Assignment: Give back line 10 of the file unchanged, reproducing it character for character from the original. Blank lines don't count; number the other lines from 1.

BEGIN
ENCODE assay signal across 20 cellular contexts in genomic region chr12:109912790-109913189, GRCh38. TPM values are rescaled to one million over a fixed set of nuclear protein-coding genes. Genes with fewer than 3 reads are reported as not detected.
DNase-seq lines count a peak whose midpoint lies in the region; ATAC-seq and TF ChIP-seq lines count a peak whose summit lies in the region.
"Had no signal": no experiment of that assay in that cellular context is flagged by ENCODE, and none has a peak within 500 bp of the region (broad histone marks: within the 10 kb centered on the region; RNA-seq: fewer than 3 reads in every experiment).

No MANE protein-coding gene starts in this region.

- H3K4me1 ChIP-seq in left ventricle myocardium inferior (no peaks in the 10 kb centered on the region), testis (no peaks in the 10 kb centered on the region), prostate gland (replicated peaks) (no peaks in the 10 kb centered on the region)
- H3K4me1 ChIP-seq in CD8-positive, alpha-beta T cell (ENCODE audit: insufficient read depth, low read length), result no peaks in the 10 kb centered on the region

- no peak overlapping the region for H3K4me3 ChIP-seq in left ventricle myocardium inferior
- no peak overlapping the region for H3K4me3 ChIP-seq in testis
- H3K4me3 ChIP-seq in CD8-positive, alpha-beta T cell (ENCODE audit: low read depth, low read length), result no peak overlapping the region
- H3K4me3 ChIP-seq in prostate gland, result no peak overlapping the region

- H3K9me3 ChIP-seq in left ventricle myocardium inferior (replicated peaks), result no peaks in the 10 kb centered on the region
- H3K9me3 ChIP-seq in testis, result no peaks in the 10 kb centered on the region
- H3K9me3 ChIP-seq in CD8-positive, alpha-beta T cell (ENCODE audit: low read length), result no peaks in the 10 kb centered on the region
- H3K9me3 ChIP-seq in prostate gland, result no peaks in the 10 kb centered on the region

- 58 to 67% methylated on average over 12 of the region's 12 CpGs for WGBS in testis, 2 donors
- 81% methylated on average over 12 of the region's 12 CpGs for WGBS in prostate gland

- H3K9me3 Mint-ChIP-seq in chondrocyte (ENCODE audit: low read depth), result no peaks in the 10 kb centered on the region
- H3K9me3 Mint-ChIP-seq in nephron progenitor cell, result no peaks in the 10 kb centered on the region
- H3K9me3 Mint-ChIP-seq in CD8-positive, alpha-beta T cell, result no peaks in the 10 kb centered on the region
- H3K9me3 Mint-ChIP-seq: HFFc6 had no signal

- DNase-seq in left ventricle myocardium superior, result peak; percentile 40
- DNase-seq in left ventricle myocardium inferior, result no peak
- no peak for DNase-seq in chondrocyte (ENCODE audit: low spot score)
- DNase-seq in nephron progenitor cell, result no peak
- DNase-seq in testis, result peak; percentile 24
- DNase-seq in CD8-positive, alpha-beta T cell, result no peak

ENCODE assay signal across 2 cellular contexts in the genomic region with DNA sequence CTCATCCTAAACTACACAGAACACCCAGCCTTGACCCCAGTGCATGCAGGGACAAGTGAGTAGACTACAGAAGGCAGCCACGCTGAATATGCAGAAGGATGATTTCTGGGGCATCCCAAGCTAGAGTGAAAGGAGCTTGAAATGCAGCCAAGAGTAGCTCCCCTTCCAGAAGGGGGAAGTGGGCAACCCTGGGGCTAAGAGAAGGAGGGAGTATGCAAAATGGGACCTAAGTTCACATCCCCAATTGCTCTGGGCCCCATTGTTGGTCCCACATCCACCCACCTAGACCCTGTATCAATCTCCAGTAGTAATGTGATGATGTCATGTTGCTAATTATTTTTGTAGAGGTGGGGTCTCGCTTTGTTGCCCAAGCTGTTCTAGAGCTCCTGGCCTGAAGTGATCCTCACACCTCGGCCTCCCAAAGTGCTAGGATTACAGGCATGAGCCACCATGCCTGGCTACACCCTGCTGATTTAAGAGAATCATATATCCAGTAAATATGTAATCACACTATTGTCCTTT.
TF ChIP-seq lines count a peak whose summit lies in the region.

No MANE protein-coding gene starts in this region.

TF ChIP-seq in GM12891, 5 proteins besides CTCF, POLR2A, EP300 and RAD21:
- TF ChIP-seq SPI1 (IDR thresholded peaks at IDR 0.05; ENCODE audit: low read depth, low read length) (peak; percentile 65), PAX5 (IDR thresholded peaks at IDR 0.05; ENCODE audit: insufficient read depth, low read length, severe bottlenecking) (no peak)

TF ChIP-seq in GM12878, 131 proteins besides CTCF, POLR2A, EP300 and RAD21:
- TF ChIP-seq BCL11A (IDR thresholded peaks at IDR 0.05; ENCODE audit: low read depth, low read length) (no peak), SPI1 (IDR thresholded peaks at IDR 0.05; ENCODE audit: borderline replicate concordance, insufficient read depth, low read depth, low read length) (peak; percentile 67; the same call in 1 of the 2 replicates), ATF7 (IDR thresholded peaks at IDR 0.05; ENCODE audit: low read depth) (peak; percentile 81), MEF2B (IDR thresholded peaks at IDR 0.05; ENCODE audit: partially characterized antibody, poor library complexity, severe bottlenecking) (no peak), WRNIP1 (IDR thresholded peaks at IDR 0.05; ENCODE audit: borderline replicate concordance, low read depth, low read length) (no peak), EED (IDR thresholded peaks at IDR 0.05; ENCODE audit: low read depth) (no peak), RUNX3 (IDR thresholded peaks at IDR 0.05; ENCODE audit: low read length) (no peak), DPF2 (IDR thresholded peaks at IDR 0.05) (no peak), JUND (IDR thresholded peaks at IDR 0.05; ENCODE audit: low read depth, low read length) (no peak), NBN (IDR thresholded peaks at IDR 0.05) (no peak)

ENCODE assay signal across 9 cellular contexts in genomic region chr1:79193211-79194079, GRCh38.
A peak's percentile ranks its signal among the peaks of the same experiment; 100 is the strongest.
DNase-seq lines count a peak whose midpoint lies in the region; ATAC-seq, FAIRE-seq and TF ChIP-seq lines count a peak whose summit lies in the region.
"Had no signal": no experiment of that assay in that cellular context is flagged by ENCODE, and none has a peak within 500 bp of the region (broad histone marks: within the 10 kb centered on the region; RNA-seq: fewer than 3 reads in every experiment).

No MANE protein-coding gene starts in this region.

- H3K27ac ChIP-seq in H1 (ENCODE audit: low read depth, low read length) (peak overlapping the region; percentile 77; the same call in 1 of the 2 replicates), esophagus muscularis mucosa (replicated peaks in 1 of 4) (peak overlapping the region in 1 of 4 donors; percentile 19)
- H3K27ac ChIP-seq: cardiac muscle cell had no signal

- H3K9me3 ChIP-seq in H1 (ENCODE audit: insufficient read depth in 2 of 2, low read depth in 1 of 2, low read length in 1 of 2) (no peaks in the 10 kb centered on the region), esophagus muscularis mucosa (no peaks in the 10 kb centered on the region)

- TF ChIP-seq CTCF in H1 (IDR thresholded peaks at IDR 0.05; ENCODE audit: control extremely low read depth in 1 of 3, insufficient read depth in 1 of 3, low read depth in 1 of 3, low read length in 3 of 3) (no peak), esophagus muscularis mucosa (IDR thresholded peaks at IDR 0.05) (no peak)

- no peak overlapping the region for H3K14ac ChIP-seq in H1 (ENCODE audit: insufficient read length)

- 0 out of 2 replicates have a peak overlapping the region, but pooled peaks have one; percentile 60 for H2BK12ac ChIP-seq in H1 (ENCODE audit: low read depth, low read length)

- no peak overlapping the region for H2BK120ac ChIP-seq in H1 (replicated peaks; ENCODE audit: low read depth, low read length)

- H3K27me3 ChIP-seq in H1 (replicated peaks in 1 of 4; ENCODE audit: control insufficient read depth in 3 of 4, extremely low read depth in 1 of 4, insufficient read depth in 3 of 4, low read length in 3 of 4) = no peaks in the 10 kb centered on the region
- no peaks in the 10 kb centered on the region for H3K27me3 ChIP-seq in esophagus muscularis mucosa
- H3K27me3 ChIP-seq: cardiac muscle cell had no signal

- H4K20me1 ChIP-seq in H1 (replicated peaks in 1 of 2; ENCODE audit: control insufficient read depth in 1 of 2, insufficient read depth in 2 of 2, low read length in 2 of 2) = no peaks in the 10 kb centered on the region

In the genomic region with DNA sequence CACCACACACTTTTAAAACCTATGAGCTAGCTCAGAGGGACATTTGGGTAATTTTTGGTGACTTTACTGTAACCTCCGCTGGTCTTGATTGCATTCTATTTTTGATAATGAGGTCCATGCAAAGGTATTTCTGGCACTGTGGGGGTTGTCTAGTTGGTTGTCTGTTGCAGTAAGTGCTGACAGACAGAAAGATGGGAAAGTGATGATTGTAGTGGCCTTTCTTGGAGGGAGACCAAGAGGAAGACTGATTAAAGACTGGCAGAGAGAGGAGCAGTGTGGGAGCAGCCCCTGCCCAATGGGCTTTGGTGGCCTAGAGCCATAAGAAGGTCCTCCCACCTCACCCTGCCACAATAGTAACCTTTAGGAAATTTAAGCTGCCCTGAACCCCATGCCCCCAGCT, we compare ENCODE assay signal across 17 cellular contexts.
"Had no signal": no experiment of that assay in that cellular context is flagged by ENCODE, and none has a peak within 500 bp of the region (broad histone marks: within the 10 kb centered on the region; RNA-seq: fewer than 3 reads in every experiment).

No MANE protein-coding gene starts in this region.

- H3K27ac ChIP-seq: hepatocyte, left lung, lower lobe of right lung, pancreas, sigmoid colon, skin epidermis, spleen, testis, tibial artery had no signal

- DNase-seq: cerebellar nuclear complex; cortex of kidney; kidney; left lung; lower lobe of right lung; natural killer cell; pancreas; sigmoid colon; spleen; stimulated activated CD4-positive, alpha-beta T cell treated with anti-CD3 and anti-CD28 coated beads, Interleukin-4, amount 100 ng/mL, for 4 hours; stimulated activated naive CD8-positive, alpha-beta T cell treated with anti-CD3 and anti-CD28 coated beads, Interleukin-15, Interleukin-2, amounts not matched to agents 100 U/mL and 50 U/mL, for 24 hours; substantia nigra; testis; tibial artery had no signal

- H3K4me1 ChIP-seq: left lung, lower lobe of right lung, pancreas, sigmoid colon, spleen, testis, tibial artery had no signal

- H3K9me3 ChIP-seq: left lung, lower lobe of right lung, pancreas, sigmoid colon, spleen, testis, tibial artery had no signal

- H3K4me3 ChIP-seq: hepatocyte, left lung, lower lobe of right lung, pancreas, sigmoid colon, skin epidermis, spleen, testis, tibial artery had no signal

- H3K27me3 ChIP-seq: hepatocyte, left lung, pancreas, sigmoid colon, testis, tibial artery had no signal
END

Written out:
- H3K4me3 ChIP-seq in prostate gland, result no peak overlapping the region